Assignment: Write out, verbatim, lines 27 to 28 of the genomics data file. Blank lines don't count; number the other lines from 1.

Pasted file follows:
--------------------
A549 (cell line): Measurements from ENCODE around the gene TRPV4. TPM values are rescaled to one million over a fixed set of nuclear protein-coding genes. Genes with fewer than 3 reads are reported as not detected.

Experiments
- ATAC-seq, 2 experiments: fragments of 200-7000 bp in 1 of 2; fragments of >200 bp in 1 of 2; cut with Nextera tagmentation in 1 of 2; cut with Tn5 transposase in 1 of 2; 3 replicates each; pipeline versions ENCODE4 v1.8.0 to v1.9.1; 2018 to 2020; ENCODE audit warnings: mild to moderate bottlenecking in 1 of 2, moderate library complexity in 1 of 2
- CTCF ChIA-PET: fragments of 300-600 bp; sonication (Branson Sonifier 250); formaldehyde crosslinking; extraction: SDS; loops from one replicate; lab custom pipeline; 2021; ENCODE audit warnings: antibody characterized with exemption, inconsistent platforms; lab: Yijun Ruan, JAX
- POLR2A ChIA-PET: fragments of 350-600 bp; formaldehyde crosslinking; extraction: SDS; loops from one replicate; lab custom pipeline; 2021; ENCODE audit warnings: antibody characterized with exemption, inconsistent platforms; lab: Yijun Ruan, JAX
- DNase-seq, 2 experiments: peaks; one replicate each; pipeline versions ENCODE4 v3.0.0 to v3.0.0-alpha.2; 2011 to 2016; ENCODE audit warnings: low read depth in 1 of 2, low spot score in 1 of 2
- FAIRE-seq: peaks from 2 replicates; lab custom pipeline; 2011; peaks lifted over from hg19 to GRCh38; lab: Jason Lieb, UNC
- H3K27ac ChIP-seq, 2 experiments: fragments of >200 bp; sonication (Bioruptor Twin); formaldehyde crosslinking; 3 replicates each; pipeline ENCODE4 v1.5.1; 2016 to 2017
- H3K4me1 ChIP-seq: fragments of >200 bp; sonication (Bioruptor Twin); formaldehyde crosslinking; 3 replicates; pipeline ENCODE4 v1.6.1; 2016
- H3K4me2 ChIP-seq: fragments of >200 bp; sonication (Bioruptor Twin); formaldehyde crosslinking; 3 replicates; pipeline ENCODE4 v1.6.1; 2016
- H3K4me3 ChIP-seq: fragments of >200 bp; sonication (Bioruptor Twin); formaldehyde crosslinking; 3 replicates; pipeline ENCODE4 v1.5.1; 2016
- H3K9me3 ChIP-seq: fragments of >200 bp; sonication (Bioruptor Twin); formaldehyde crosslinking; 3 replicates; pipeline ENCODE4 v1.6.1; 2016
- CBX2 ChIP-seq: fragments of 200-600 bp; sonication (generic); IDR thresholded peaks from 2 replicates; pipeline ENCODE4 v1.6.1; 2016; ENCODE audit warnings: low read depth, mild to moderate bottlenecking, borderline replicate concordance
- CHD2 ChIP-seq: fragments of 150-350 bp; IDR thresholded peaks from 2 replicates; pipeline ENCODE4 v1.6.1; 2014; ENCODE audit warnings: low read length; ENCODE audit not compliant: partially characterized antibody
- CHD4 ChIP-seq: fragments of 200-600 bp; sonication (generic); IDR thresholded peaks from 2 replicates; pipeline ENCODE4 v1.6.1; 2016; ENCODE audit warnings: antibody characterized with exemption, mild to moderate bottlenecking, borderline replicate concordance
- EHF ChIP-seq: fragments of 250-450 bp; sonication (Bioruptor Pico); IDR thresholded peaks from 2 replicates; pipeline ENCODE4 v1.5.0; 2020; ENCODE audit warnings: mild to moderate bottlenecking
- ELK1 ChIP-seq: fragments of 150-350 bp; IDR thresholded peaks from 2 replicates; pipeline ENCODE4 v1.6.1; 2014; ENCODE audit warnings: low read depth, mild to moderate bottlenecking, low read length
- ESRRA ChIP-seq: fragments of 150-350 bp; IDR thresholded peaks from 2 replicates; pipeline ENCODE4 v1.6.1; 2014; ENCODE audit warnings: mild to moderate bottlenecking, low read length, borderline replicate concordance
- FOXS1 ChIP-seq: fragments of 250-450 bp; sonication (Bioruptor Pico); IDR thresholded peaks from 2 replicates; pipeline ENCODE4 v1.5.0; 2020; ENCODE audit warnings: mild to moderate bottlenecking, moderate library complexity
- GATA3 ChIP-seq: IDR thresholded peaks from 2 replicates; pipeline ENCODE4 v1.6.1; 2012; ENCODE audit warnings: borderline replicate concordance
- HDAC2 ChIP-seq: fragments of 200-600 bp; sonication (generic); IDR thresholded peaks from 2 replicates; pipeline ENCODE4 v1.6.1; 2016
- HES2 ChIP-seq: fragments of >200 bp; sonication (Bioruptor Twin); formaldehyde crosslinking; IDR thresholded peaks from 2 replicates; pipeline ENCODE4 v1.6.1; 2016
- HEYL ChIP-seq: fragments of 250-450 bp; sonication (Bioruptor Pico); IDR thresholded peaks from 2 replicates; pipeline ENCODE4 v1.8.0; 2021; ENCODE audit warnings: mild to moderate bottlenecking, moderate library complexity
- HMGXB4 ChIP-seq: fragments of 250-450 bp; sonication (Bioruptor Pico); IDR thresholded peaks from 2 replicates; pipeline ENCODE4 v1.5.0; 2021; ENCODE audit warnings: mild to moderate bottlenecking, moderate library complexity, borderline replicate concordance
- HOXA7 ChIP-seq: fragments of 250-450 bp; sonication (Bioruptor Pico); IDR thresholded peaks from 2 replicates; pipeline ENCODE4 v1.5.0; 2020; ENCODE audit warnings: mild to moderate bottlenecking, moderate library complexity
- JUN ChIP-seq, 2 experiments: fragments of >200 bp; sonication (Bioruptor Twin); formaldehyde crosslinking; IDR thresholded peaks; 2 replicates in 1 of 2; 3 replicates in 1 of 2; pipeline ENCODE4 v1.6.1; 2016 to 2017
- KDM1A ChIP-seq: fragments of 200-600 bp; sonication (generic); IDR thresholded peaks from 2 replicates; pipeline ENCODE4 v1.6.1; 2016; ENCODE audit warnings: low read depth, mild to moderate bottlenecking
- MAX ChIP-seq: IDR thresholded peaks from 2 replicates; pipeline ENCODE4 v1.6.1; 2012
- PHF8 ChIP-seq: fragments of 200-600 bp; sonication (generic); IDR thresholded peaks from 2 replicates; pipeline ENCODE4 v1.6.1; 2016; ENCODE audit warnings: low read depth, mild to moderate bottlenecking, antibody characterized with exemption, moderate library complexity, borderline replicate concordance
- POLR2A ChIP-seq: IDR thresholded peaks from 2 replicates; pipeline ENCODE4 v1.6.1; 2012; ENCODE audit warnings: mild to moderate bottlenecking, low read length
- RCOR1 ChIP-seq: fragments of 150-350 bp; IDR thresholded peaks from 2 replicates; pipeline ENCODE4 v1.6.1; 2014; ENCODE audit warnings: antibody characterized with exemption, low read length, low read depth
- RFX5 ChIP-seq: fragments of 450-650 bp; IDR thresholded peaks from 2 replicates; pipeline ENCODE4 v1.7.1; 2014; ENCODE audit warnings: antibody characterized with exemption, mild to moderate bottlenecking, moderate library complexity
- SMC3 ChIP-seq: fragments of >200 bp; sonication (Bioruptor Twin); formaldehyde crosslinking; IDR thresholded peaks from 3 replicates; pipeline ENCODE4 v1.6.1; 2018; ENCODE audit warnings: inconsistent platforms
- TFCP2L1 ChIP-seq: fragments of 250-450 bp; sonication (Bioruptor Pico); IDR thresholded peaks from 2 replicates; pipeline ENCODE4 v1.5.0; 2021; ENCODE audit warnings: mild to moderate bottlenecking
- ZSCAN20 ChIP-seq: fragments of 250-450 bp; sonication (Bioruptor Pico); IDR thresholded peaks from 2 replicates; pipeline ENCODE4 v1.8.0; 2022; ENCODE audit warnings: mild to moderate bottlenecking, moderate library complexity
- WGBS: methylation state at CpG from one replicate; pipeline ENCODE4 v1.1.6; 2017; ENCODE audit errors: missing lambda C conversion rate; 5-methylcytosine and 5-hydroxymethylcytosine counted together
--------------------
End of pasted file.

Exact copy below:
- KDM1A ChIP-seq: fragments of 200-600 bp; sonication (generic); IDR thresholded peaks from 2 replicates; pipeline ENCODE4 v1.6.1; 2016; ENCODE audit warnings: low read depth, mild to moderate bottlenecking
- MAX ChIP-seq: IDR thresholded peaks from 2 replicates; pipeline ENCODE4 v1.6.1; 2012